This was years ago and the tuition was still over 10 grand a year, but it allowed me a foot in the door and I payed my tuition off within 3 years working in the industry.

I was never subsidized by any tax payers (but I am in Canada so maybe it is different where you are), in fact I payed interest on that loan so I was actually subsidizing the government and the for profit school.
Old 1st January 2011
  #7
Lives for gear
 
The MPCist's Avatar
 

Americans love to sue....
Old 1st January 2011
  #8
Lives for gear
 
ggegan's Avatar
Why would anyone expect these schools to operate any differently than the industry they are supposedly training the students to enter?
Old 1st January 2011
  #9
Lives for gear
 
jimmydeluxe's Avatar
Quote:
Originally Posted by ggegan View Post
Why would anyone expect these schools to operate any differently than the industry they are supposedly training the students to enter?
Well-said.
Old 1st January 2011
  #10
Gear Maniac
 

I am shocked to my very core.

Oh wait, nope.
Old 1st January 2011
  #11
Lives for gear
As a law student I've studied many of these cases that have been brought in my country, UK, Canada and the US, often its Universities that get sued (alarmingly successfully) - My University actually got successfully sued whilst I was doing my paper on it lol
Old 1st January 2011
  #12
Gear Nut
 
ankely's Avatar
 

Quote:
Originally Posted by ggegan View Post
Why would anyone expect these schools to operate any differently than the industry they are supposedly training the students to enter?
It's not just the media schools, it's the for-profits in general.
Old 1st January 2011
  #13
I think that today many parents are questioning the cost of college in general. This is especially true of the "Ivy League" type colleges that charge over $50,000 a year or more and prepare the students for a very uncertain future. It use to be if you graduated from a top college your chances of finding a really good job increased but today I am not sure that is still the case.

At the local college students are still looking for jobs two to four years after they leave the college.

NPR recently did a survey of 2000 potential graduates of colleges in 2011. 85% of them said they would probably go home and live with mommy and daddy since their prospects for gainful employment were non existent.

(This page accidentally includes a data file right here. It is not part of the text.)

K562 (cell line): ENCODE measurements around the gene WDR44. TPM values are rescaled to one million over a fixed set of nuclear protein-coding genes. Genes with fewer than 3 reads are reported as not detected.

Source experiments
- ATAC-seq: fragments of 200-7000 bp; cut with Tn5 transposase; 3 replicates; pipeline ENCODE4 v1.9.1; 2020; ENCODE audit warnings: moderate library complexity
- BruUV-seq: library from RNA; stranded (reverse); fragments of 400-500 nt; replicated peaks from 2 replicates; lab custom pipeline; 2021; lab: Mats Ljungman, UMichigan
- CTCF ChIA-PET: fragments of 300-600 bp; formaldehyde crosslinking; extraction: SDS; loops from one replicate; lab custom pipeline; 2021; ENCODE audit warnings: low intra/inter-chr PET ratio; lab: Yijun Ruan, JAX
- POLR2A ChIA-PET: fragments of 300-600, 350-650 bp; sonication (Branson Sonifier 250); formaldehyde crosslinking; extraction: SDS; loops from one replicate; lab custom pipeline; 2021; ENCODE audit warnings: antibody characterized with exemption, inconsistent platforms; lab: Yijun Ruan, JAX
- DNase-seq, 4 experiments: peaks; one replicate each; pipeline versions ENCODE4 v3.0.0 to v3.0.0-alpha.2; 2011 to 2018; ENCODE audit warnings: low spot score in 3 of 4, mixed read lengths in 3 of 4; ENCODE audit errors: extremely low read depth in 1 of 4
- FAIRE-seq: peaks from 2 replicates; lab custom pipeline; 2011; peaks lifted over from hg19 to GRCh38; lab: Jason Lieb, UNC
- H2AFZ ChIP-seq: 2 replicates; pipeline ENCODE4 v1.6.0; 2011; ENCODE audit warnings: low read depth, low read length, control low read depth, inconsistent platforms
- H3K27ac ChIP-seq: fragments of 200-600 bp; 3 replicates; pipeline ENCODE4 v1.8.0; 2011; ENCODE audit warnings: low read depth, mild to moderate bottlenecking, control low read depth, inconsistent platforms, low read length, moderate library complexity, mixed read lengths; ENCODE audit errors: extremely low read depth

It use to be said that a college graduate would earn over one million more dollars a year than someone who had not graduated from college but again I am not sure that is still a good estimate. My plumber charges me $70.00 per hour but there are recent college graduates working in low pay entry level jobs that are making less than $10.00 per hour. Not a good time for college graduates...

If you are in the arts or the humanities your chance for getting good gain full employment are not good. If you are a science, pre med, engineer or mathematics major you have a much better chance to succeed.

Many students today are going on to graduate school with the hopes of getting a better job when they finally graduate but when they really take a look at what is happening in the world today they just stay in college trying to put off as long as possible their entry into the job market.

I think there is a real tragedy happening today in academic places that promise the world but cannot deliver on their promises. This is especially true of Conservatories and specialized schools who tell students that after they spend $200,000 or more that they will have a chance to get a good job. The student graduates and finds that they are basically unemployable and either can teach privately or go into an allied field.

Not sure where this is all headed but it is not a very encouraging picture for college graduates in general.
Old 1st January 2011
  #14
Lives for gear
 
ggegan's Avatar
Quote:
Originally Posted by Thomas W. Bethe View Post
I think that today many parents are questioning the cost of college in general. This is especially true of the "Ivy League" type colleges that charge over $50,000 a year or more and prepare the students for a very uncertain future. It use to be if you graduated from a top college your chances of finding a really good job increased but today I am not sure that is still the
I beg to differ about the Ivies. My son is a junior at Princeton and my daughter will be a freshman at Columbia in the fall. For us, it was cheaper for them to go to the Ivies, particularly Princeton, than any of the California State Universities like Berkeley or Santa Barbara, because the Ivies have huge endowments and are very generous with the money. Many major out-of-state universities, both public and private, are between $45k and $50k a year. None of them guarantee anything in the way of a job, but when a kid is accepted into a university that is as ridiculously selective as many of the Ivies are, just the fact that they got in carries a lot af cache. They may not walk away with a guarantee, but they definitely have a high degree of credibility regarding their intelligence and willingness to apply themselves.